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Marathon Training Plan & Schedule
As more and more runners turn to the marathon to prove their running mettle, a sensible marathon training schedule is more important than ever for building safely to peak performance

By Josh Clark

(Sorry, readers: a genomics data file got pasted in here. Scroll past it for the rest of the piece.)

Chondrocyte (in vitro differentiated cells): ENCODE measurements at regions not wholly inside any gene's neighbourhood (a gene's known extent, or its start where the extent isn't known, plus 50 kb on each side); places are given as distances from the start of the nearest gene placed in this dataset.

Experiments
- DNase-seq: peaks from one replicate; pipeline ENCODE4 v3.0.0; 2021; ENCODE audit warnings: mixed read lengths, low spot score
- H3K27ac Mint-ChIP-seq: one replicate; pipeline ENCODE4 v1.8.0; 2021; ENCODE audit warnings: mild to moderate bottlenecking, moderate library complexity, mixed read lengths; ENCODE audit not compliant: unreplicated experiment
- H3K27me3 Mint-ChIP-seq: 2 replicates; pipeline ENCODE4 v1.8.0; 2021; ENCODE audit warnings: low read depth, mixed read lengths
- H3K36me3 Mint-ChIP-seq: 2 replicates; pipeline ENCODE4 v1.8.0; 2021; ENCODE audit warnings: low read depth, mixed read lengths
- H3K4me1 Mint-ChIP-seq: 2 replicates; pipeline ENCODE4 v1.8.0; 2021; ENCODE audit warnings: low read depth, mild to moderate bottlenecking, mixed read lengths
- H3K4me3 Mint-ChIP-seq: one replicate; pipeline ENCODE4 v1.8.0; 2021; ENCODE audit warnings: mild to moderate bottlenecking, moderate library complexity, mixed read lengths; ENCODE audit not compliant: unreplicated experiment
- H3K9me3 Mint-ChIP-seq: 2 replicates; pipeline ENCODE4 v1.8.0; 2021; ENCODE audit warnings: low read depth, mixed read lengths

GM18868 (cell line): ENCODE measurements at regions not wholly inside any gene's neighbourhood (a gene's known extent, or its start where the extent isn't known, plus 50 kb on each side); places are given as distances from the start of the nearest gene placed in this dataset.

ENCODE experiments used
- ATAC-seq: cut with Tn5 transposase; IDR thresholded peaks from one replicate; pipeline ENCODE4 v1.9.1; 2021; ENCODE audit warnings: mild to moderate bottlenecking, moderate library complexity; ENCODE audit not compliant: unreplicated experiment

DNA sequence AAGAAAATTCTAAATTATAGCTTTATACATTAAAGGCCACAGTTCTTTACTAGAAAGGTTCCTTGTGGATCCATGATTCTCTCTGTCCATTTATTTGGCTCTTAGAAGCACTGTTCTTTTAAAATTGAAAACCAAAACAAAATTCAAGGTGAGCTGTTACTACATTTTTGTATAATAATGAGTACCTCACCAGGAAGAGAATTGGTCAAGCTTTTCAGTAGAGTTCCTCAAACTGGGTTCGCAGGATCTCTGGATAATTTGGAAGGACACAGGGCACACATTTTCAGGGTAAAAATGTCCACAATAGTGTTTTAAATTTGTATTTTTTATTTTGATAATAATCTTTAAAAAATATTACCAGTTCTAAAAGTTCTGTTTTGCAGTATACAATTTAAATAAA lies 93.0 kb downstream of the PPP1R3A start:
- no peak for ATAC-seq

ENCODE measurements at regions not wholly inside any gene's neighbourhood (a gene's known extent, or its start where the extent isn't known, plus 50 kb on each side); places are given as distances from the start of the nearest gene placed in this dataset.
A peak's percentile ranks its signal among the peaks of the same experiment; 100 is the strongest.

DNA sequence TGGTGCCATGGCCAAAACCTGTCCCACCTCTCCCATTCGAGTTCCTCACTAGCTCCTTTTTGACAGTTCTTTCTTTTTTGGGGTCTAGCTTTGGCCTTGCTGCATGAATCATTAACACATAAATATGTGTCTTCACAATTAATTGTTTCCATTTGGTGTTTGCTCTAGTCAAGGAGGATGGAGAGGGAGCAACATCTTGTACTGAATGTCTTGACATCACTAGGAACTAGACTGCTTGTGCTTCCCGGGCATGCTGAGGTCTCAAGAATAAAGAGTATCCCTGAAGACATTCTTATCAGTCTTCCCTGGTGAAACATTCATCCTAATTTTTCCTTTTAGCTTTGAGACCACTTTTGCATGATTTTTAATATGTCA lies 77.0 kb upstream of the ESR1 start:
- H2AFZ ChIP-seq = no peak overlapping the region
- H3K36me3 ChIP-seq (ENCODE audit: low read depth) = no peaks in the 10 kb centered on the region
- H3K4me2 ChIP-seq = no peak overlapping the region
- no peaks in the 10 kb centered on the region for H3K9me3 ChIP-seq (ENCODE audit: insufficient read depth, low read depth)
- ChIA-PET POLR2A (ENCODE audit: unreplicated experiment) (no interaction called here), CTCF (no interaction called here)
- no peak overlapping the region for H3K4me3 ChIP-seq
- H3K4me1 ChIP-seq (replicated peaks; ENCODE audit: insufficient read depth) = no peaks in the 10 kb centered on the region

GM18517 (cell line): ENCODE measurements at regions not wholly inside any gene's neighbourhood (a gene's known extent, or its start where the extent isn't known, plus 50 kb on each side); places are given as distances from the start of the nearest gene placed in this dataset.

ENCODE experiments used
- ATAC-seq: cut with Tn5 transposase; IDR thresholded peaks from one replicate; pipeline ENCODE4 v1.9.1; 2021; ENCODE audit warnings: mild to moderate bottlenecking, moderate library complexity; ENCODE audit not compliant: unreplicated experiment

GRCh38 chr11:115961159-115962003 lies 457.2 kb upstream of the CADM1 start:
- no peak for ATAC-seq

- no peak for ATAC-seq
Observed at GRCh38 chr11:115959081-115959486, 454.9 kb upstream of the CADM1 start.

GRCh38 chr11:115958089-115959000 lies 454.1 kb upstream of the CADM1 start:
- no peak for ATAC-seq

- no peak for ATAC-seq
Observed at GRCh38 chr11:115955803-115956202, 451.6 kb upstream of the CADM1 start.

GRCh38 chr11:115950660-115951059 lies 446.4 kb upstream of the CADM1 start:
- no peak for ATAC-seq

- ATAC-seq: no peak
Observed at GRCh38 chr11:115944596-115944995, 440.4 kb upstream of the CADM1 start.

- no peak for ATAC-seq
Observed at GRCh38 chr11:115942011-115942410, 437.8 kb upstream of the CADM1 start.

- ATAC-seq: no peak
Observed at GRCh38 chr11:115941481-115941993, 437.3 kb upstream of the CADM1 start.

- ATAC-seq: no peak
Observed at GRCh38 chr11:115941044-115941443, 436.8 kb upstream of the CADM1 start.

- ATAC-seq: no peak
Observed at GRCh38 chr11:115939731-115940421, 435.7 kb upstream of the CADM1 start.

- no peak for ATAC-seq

Befitting its Greek roots, the marathon unfolds as a classic drama, carrying equal doses of comedy and tragedy, euphoria and agony. For much of the time since this piece of road-running theater was revived in the 1896 Athens Olympics, the starring roles of the marathon were reserved largely for a relatively small band of running fanatics. But in the last two decades, something amazing has happened: the rise of the average-Joe marathoner. As the second running boom captures more and more new runners, they are turning in increasing numbers to the marathon to prove their mettle. The masses have embraced the marathon and vice versa. Cool Running celebrates this trend, with a caveat that should be obvious: you do not have to run the marathon to be a "real" runner (some of the world's top runners have never run one). It is true that crossing the finish line after 26.2 miles delivers a feeling of gratification and accomplishment like no other, but a similar sense accompanies the finish of a well run 10K, or a fast mile. Build to the Marathon New runners in particular should not feel pressed to rush to the marathon; to begin the racing experience with the marathon is to start at the wrong end. Give yourself time and experience racing the shorter distances. Running a marathon is not something to be done lightly or without adequate preparation and training.It requires seriousness and dedication.



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